Australian women have still not achieved pay equity. This is unfinished business that should be an imperative for the incoming government after the 2022 election.
‘Equal pay for equal work’ was introduced in 1969; ‘equal pay for work of equal value’ in 1972, and a female minimum wage in 1974. But ABS data for November 2021, shows the gender pay gap for full-time workers was $255.30 per week or 13.8%. Including part-time workers, the gap was $483.30 per week or 30.6%.
The gender pay gap is the result of the social and economic factors that combine to reduce women’s earning capacity over a lifetime. Women earn less than men on an hourly, weekly, annual and lifetime basis, and have less superannuation when they retire. Women are more likely to be employed in less well-paid occupations and are more likely than men to have a disrupted working life due to child-bearing and family-caring responsibilities. The gender pay disparity persists even though girls are now more likely than boys to complete Year 12 at school and women are more likely than men to complete tertiary studies.
A 50-year campaign
50 years after The Equal Pay for Work of Equal Value Principle was adopted there is still overwhelming evidence of a large disparity in men’s and women’s earnings. The Equal Pay for Equal Work decision of 1969 was fully implemented, with uniform rates introduced for men and women doing exactly the same jobs but there was a failure to implement the 1972 Equal Pay for Work of Equal Value Principle. Work value was not adequately examined and appropriate comparisons with better-paid male occupations were not made.
The National Pay Equity Coalition (NPEC) became the key player in the campaign for gender pay equity. Emerging from the 1987 Socialist Feminist Conference, between 1988 and 2011 it led the key demand to get award wages in female-dominated industries increased so as to fairly reflect the wages of men for work of comparable value. NPEC’s work from 1988 to 2011 has left an ongoing legacy – one that needs to be built on by the next generation of strategists and activists.
The NPEC’s legacy includes a solution to the problem of defining inequality on the basis of work value comparisons between male- and female-dominated job classifications in a labour market with deep occupational segregation. This means establishing equal or comparable worth for work that is not of the same or similar nature. NPEC members, liaising with international colleagues, worked systematically to develop a methodology and criteria for a gender-inclusive approach to job evaluation.
The NSW & Queensland Principles
Another legacy of NPEC has been the breakthrough concept of historical undervaluation, which establishes the undervaluation of predominantly female classifications without reference to a male comparator and without the need to establish discrimination. It was first enunciated in the NSW Equal Remuneration Principle (ERP) 2000. In 2019, 17,500 public school administrative and learning support staff employed by NSW Department of Education were awarded an immediate 11% pay increase and a further 8% to be phased in, a decision based explicitly on the gender-based undervaluation methodology.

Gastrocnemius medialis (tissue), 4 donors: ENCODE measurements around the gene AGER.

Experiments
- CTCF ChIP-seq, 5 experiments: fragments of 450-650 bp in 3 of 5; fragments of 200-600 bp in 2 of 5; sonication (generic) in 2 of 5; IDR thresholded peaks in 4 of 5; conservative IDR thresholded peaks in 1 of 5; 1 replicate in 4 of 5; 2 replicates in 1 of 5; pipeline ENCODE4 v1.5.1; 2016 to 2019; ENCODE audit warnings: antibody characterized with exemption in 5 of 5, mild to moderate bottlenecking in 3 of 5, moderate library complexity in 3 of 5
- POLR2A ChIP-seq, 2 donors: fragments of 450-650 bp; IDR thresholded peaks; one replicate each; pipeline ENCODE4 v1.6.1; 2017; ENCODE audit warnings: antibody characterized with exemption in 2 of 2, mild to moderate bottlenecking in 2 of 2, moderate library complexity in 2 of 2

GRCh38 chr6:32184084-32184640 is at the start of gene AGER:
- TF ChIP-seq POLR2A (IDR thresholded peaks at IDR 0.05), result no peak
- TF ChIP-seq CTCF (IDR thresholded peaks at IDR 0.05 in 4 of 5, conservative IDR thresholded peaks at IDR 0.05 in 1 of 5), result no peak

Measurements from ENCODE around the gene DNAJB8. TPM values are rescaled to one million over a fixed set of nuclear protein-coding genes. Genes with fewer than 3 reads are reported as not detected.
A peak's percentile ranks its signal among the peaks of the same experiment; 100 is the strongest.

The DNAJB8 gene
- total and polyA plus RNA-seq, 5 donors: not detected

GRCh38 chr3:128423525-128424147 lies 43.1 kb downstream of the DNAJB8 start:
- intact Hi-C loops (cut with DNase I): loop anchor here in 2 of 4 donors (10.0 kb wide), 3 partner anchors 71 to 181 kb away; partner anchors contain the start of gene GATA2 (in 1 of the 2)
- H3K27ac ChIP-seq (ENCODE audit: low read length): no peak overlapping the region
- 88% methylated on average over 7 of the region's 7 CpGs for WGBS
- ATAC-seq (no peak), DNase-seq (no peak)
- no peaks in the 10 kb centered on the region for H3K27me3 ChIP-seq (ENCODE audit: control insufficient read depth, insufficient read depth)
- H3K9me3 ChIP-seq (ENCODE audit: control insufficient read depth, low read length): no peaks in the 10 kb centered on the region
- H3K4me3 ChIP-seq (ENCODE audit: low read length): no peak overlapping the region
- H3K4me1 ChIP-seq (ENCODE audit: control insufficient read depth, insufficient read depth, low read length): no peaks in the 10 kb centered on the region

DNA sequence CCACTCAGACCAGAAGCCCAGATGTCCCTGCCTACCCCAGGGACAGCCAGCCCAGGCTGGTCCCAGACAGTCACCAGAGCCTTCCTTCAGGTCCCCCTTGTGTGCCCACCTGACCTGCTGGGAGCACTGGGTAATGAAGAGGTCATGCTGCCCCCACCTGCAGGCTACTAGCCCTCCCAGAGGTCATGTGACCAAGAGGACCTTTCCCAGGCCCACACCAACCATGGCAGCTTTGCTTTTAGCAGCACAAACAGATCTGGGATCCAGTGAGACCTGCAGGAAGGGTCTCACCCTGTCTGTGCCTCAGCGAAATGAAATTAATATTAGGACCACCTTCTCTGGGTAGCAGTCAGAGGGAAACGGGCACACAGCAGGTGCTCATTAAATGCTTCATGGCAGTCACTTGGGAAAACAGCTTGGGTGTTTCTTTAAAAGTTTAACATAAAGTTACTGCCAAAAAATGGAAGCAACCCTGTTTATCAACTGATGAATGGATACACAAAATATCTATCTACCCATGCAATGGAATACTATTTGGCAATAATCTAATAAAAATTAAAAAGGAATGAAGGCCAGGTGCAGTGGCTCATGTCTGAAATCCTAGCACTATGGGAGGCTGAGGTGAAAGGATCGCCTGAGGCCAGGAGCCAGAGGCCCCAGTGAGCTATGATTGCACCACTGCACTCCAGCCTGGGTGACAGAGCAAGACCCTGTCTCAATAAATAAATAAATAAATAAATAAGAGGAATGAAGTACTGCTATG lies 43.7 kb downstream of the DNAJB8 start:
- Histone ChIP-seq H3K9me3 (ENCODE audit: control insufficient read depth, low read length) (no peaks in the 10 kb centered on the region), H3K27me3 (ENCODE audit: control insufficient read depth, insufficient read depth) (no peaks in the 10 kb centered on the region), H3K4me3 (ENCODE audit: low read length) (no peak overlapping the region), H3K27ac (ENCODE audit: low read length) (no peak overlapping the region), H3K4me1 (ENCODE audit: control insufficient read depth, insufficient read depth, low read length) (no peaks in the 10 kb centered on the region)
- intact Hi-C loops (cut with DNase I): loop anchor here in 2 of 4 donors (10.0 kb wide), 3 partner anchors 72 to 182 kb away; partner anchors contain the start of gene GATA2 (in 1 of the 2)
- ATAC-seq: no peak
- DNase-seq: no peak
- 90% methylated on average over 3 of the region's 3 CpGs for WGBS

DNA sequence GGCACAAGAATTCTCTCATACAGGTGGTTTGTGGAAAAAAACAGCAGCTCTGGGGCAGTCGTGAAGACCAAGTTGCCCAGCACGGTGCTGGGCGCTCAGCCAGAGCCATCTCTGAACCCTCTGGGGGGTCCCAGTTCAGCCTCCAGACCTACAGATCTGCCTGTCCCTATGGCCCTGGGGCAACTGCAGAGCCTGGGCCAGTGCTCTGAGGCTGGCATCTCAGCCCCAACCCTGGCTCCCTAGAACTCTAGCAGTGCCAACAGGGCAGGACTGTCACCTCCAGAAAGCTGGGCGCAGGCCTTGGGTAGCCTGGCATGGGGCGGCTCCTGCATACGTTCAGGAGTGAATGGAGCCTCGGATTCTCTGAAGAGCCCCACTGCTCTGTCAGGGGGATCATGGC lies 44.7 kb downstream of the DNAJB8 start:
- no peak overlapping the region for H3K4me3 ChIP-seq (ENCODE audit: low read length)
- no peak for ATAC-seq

The Queensland Principle 2002 and subsequent state legislation was even stronger. This is explicit that a male comparator is not required to proceed with a case about gender equity. Moreover, and going further than NSW, the Commission can consider enterprise bargaining rates as well as awards.
The poverty of the Federal system
The state industrial jurisdictions are increasingly restricted to public servants and employees of some state enterprises. All other workers – private sector, some local government, universities, most NGOs – are under the Federal Fair Work Act. Other than the 2011 award of significant pay increases to social and community services workers (SACS award), outcomes in the Fair Work Commission have been extremely limited. This is aptly summarised by Fiona Macdonald and Sara Charlesworth that ‘equal pay has been marginalised in the operation of the Fair Work Act’. As Robyn Layton, Meg Smith and Andrew Stewart put it: ‘… addressing and resolving matters of gender-based undervaluation, within the framework of the Fair Work Act, is neither automatic nor straightforward’.
Even the SACS decision did not establish principles and precedents and is ‘a narrower representation of the problem of gender pay inequity by FWA than in state-based equal pay cases’. Moreover, the President of the Fair Work Commission, Ian Ross, has made it very clear that he does not see a legal framework in the Fair Work Act 2009 that will enable the Fair Work Commission to deal with pay equity claims.
Change the Fair Work Act
Currently the Fair Work Act is a block to gender pay equity. It must be amended if pay equity is to be achieved. In particular, changes are required to
- Empower the FWC to make orders ensuring pay equity.
- Ensure the use of gender-inclusive methodology and criteria for job evaluation and classification schemes.
- Require the FWC to consider enterprise bargaining rates as well as award rates in assessing an equal remuneration case.
(This article is part of the SEARCH Activists Guide to the 2022 Election. You can download the entire guide by clicking here.)